Unidos—Charlas de libros para niños y padres

Application Deadline for Spring/Summer Series: December 1

The New York Council for the Humanities’ Unidos—Charlas de libros para niños y padres (formerly Dual Language Together) program offers a unique forum for bilingual (Spanish and English) parents and their 9- to 11-year-old children to come together to talk about books and ideas at their local library. Building on the success of Together—Book Talk for Kids and Parents, Unidos reaches out to New York State’s linguistically and culturally diverse families who may not otherwise be able to take advantage of the opportunities provided by the program.

Many families who speak English as a second language are unable to use their native languages to support their children’s reading. Unidos gives libraries the tools to introduce and reinforce the pleasure of engaged reading through bilingual reading and discussion.

Each of the six 90-minute Unidos sessions is co-facilitated in English and Spanish by a librarian and a humanities scholar from the local community. The sessions focus on picture books and novels that deal with key themes in American life such as courage and freedom. All of the books are provided in both languages, and participants are invited to speak in either English or Spanish, according to their preference. Because everyone in the group speaks English and Spanish, and because both facilitators are fluent in both languages, all voices are valued and language and culture become the context for reading and talking about critical issues related to everyday life.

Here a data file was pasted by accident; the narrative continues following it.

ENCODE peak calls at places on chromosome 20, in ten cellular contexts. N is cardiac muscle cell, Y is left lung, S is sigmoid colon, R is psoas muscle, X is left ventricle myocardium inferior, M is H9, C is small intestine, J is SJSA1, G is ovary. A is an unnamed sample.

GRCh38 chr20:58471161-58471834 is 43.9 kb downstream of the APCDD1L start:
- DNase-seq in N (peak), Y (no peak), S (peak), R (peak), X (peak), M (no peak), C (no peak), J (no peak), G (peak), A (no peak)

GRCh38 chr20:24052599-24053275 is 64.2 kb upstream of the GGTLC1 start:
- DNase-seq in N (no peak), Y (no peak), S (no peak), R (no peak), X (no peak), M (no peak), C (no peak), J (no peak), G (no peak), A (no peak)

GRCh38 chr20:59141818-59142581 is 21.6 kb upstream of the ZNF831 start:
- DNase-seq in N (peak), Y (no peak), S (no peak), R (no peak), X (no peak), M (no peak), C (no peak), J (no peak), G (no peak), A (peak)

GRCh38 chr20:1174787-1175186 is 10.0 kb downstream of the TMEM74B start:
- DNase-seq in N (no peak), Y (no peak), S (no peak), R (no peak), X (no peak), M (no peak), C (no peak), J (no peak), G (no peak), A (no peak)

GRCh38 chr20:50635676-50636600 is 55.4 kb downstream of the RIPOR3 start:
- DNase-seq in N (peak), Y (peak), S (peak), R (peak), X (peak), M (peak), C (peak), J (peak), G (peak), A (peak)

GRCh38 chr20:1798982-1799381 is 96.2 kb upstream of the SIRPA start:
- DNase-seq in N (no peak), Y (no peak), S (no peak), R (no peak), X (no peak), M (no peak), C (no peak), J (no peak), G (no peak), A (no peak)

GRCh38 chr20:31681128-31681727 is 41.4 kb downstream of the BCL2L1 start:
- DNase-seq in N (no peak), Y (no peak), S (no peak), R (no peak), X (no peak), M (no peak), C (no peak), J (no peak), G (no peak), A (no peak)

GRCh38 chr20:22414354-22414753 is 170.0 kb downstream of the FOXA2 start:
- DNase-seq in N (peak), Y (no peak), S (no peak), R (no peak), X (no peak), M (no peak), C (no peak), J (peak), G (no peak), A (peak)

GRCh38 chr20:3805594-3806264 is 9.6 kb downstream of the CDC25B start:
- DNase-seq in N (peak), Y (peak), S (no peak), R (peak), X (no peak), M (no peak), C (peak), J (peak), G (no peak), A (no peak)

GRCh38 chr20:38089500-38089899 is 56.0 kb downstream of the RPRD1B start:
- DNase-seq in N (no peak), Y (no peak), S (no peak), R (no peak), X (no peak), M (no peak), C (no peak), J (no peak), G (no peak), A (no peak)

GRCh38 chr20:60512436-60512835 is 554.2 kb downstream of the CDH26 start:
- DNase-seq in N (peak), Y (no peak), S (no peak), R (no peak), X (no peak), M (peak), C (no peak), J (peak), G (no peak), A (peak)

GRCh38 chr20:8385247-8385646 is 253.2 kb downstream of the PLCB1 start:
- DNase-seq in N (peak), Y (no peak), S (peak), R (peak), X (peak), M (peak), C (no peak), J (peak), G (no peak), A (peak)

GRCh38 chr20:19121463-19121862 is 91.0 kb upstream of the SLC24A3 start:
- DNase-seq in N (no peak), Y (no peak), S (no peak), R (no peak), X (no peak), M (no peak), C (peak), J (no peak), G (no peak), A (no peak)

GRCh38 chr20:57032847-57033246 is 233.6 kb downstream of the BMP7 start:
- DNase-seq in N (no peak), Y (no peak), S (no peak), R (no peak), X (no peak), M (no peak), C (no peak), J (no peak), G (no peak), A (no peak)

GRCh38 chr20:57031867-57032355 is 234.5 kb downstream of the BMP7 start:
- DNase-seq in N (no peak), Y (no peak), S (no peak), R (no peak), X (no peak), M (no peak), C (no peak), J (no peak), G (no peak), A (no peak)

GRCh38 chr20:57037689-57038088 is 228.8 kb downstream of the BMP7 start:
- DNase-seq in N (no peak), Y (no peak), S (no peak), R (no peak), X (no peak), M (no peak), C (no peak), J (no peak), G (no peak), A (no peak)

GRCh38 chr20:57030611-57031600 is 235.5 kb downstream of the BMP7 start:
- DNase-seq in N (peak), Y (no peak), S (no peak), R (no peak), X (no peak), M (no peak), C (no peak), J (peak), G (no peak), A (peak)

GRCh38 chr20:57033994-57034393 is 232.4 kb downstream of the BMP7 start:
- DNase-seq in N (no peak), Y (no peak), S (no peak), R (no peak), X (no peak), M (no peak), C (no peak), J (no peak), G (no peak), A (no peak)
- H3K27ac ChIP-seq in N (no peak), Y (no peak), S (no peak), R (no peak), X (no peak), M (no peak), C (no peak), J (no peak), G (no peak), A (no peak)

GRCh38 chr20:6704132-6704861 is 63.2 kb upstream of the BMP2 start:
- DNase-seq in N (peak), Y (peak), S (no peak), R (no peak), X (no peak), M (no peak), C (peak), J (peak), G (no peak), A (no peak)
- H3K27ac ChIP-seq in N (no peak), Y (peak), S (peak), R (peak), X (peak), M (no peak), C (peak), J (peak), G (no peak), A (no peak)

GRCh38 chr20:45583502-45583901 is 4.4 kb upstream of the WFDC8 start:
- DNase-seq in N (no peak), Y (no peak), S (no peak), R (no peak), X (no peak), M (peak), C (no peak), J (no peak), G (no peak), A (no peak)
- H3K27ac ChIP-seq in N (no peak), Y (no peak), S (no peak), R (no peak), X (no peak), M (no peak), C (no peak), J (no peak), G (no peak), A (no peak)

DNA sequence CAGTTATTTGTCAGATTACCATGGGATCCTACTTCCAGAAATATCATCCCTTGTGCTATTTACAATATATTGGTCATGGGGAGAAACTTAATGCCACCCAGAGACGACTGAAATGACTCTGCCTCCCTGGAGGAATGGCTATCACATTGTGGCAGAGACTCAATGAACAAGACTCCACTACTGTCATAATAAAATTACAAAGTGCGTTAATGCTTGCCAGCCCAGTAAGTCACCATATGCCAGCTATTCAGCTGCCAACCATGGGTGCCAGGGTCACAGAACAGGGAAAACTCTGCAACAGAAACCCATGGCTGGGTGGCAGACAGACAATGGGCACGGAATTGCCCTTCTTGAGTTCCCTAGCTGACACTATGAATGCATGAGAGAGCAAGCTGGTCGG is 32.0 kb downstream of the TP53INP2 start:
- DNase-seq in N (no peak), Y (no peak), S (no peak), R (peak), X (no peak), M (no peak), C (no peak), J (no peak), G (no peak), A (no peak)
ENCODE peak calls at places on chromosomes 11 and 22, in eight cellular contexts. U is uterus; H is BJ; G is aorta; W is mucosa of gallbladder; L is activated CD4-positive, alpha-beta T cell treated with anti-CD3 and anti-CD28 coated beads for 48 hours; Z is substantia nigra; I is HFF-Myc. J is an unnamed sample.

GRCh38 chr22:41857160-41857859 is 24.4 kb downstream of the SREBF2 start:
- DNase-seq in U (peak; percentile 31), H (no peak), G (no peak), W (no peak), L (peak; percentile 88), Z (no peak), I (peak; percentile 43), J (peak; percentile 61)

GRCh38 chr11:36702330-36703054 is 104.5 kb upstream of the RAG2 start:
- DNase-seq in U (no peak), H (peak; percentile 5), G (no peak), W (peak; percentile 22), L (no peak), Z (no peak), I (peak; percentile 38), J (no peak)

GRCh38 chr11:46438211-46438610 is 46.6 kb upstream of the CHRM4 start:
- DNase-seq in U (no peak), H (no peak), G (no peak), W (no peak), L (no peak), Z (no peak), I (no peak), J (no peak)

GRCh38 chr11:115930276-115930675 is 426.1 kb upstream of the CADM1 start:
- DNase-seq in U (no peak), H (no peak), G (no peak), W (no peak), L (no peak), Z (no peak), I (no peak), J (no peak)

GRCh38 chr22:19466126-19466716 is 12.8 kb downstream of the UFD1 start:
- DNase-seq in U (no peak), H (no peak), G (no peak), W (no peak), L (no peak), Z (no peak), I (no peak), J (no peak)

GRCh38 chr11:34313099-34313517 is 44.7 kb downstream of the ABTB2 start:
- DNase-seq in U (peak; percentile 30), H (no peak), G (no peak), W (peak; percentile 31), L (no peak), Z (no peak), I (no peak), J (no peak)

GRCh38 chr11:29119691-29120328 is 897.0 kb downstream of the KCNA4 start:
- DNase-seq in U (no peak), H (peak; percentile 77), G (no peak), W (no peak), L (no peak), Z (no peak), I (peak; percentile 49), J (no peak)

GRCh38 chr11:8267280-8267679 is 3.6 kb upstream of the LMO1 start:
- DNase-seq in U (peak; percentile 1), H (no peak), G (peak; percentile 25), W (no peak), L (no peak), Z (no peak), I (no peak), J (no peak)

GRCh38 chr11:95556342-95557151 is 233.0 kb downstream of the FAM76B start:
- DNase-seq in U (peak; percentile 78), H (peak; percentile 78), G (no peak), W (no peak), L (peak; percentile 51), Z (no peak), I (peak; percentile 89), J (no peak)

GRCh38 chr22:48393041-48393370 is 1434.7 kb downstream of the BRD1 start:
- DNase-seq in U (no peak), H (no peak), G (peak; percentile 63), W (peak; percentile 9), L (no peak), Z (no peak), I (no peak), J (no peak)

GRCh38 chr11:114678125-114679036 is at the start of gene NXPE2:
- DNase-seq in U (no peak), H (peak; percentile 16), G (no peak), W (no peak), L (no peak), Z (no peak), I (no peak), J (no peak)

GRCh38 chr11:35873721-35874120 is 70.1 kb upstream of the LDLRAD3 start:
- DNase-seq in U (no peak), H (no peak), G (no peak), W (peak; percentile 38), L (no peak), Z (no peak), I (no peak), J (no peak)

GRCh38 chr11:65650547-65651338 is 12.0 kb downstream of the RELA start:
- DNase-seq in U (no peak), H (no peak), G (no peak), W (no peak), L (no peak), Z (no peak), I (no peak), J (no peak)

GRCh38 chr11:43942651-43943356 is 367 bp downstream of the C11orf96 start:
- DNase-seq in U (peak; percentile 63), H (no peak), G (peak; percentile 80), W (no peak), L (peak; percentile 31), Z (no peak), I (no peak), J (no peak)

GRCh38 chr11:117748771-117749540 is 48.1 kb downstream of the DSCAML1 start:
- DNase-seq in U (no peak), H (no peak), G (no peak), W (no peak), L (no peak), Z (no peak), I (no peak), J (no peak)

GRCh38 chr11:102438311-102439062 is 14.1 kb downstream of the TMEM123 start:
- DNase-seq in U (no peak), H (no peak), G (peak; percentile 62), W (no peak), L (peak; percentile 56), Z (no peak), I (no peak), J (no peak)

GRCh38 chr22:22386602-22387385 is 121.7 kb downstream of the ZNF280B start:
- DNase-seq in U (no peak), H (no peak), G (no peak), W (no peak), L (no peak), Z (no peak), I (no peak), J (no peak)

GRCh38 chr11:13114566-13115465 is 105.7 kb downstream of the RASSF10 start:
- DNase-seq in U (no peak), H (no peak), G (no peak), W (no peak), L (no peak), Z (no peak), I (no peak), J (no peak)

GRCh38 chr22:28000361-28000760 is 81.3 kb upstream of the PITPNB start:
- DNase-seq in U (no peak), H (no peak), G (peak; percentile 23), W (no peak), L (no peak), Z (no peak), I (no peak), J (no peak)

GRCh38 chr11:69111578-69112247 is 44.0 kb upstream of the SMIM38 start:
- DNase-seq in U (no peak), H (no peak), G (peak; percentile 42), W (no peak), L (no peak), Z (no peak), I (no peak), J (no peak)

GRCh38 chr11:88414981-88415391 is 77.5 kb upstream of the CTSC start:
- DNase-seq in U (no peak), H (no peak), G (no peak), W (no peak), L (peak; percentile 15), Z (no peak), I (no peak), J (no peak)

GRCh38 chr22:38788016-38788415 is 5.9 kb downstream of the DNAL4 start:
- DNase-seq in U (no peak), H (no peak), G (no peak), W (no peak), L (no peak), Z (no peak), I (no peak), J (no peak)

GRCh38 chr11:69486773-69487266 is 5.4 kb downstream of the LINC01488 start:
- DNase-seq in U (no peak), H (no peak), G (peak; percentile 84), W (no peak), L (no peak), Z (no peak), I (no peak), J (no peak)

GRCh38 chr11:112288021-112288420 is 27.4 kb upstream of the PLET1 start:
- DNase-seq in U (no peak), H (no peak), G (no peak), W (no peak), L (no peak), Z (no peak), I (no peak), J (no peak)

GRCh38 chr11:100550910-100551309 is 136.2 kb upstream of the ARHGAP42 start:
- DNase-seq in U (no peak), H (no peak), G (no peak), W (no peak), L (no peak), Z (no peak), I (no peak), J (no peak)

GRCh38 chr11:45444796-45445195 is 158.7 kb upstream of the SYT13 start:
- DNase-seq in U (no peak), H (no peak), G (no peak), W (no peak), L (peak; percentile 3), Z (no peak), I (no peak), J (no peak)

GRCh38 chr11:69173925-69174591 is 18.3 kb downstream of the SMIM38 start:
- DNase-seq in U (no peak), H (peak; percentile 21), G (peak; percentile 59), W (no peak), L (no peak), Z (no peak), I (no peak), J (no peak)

Any library in New York State that has a bilingual librarian or qualified staff person (see Common Questions) is eligible to host an Unidos series. To apply, find a bilingual humanities scholar who is willing to serve as co-facilitator and submit your application to the Council. If your application is successful, the Council will supply all the books and provide your library with a $1000 stipend to cover necessary expenses such as childcare and materials.

How to apply to host an Unidos series at your library:

Choose a bilingual librarian to serve as co-facilitator.
Libraries are also responsible for identifying a bilingual librarian (or other qualified staff member) who is willing to co-facilitate the six 90-minute discussions with the scholar co-facilitator. For more information, see The Host Site and the Librarian Co-Facilitator in our Common Questions.

Find a bilingual humanities scholar from your community to serve as the series co-facilitator.
Libraries are responsible for identifying a bilingual humanities scholar (or graduate student) who agrees to co-facilitate the six 90-minute discussions with a librarian. For more information, see The Scholar Co-facilitator in our Common Questions.

Designate spaces in your library.
Find a space in your library where group discussions can be held uninterrupted.  Also, make sure that there is a designated space for your childcare provider to watch younger siblings.

Apply to the Council.
Complete and submit the Unidos application. Include the resume of the scholar you have identified with your application. Application and notification deadlines are listed at the top of this page.

Participate in a training session.
If your application is accepted, the scholar co-facilitator and the librarian co-facilitator will both be required to attend the Unidos training session on January 26, 2013 in New York City. The Council will cover all transportation costs.

6. Schedule, promote and host an Unidos series.
The Council provides templates on our Host Site Coordinator Administration page for flyers and other promotional materials. Make every effort to gather 8 to 15 families for your Unidos series.  For more information, see Implementing an Unidos Series in our Common Questions.

7. Follow-up.
Within three weeks of the end of your series, return the Host Site and Participant evaluation forms as well as Council-supplied books.

Unidos is presented in partnership with the New York Library Association and the Empire State Center for the Book.

This project is supported by the We the People initiative of the National Endowment for the Humanities.